Closer to Canberra: The Risk of Banking on Australia for a Fair Deal

Article excerpt

New Zealand and Australia are getting closer together. Decisions made in 2005 could effectively cement a single economic market in place by the end of the year. There are, however, pockets of resistance. Advocates of an SEM predict long-term economic benefits, taking the existing closer economic relationship arrangement to a new , level of mutual advantage. Opponents suggest New Zealand's sovereignty is under threat and that New Zealand will lose any competitive advantages it might still have.

Forging economic and political links between New Zealand and Australia was always a tricky business. We declined an invitation to join the Federation and become Australia's seventh state back at the turn of the last century. For most of the first half of the 20th century our trading relations were characterised by economic indifference interspersed with bouts of tit-for-tat restrictions or embargoes that effectively cut one product or another out of each country's market.

It wasn't until the 1960s when first the prospect and then the reality of Britain's entry to the European Economic Community (EEC) struck resonance, that we started rehearsing some common themes. Even then, as writer and Aussie watcher Ian F Grant pointed out in Management's May 2003 cover story on trans-Tasman relations: "It took four and a half years to craft the New Zealand-Australia Free Trade Agreement (NAFTA), with mutual suspicion eased by the good working relationship between the ministers, New Zealand's Jack Marshall and Australia's John McEwen."

By the late 1970s NAFTA was "in trouble" because it had "reached the extent of its capacity to expand trade". And so, despite a lack of enthusiasm by New Zealand's Prime Minister of the day Robert Muldoon, New Zealand took up a challenge thrown down by Australia's deputy-PM Doug Anthony at the March 1979 NAFTA talks to find a way to either grow or widen the scope of NAFTA. Alternatively, Australia would "walk away from the agreement".

New Zealand's then Minister of Industry and Trade, Hugh Templeton, went to work on a better arrangement but, as Grant also reported, "talks stuttered along, not helped by the distinct coolness that chilled relations between Muldoon and Australian PM Malcolm Fraser". Then in 1983, when Muldoon was "finally ready to sign" but Fraser's Liberal/National coalition had been swept from power by Bob Hawke's Labour Party, the Australia-New Zealand Closer Economic Relations Trade Agreement (CER) was signed.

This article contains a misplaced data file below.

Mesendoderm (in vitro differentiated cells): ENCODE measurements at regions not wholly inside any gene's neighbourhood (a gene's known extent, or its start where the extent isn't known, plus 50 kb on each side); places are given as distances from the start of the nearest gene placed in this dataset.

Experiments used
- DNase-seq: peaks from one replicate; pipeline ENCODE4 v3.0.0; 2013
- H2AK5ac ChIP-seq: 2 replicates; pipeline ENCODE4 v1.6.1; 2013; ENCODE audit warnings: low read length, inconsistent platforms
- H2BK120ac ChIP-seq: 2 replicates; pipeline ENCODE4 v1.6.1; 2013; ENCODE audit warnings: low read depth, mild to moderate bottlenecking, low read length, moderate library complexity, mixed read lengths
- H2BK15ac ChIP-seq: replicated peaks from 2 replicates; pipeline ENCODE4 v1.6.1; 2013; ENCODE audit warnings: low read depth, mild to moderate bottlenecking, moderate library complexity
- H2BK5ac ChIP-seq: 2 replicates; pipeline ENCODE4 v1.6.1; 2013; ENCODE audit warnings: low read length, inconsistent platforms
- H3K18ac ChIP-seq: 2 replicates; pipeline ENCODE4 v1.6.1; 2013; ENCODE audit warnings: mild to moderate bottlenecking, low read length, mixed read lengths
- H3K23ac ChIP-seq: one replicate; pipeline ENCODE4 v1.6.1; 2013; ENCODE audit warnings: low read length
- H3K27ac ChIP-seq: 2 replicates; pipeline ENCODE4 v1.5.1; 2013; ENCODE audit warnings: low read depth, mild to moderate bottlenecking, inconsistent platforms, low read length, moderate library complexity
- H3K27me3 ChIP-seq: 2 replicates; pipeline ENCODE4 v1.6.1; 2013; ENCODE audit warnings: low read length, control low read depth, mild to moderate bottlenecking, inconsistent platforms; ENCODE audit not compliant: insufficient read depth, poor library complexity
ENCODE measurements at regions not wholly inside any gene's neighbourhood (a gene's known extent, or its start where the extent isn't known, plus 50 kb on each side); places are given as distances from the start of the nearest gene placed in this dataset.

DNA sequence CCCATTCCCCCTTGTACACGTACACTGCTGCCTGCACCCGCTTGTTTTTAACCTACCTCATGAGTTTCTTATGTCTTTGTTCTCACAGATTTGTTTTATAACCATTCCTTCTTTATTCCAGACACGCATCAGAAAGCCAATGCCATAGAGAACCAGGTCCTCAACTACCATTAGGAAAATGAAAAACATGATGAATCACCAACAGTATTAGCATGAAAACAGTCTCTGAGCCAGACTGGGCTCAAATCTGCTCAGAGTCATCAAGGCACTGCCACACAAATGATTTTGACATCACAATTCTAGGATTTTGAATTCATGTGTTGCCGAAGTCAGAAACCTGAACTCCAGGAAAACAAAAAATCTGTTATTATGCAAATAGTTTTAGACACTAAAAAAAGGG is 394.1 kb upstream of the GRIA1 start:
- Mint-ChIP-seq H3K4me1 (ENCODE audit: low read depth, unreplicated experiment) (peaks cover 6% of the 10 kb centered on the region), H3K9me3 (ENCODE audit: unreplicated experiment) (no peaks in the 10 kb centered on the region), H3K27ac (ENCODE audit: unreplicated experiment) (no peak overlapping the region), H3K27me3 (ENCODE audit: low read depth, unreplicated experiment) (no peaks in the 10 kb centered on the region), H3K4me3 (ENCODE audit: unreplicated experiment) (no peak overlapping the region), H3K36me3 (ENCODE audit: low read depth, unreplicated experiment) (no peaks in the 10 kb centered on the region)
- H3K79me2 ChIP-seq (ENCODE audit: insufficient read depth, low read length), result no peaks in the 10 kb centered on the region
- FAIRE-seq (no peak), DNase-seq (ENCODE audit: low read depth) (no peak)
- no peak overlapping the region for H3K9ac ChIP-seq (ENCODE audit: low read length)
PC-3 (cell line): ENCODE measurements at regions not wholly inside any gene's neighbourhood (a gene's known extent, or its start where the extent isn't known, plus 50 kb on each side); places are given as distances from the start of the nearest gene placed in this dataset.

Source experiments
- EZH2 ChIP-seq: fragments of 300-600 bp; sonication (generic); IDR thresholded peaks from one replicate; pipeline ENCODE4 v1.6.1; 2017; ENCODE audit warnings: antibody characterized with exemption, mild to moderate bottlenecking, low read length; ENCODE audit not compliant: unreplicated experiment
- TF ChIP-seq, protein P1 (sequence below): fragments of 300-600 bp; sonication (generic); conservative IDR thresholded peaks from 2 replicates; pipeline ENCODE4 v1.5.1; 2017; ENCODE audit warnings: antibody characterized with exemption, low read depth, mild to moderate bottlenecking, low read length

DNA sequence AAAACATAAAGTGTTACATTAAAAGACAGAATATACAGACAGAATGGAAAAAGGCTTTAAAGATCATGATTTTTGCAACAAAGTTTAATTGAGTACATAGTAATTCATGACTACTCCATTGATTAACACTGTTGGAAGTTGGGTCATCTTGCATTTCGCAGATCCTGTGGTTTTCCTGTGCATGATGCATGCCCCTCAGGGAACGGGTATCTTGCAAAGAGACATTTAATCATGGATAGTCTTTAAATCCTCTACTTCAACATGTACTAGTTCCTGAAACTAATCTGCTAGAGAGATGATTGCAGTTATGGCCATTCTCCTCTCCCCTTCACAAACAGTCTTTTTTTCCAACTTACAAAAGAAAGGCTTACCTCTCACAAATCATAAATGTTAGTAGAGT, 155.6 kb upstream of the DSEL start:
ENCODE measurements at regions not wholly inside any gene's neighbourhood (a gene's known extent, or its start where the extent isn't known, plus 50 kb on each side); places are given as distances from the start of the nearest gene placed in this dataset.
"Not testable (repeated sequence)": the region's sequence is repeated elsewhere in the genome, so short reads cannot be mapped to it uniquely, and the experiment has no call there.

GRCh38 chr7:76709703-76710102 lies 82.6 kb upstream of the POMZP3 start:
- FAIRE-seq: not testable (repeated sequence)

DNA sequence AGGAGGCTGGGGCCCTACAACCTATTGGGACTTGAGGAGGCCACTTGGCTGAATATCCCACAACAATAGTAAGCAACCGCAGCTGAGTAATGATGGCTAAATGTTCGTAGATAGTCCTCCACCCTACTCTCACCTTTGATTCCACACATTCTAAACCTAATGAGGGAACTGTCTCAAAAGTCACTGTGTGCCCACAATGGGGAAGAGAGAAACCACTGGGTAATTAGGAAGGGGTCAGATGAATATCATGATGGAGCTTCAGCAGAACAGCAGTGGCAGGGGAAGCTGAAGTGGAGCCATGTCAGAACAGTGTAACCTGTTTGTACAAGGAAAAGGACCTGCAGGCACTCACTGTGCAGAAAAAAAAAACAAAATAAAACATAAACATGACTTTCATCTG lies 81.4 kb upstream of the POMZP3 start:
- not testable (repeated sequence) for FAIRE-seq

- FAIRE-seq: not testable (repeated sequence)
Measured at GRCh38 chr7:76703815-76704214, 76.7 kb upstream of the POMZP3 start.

CER has been, in the eyes of most reasonable critics, successful. "More progress has been made in the fleeing of trade in the first three years of CER than in the entire 17 years of NAFTA," economist Peter Lloyd wrote in 1988. And more recently the World Trade Organisation (WTO) suggests CER is "recognised as the world's most comprehensive, effective and multilaterally compatible free-trade agreement".

"The intention of CER was to expand free trade by removing trade barriers and encouraging fair competition," wrote Grant in 2003. "It achieved its specific objective of removing all tariffs and quantitative restrictions from trans-Tasman goods trade by 1990, five years in advance of the agreed deadline."

But our politicians now believe more can be wrung from New Zealand's relationship with Australia and that we must in order to foot it with the rest of the trading world. Coincidentally and conveniently, so do key Australian politicians including Prime Minister John Howard and Treasurer Peter Costello. Without their patronage an SEM agreement would struggle for traction. Australia's middle level bureaucrats are traditionally uncooperative and bloody-minded when negotiating terms and detail of closer relations with New Zealand.

But a not insubstantial and fairly influential group of business leaders are unconvinced, suggesting that CER and issue-by-issue negotiations are sufficient to build a strong trans-Tasman relationship. …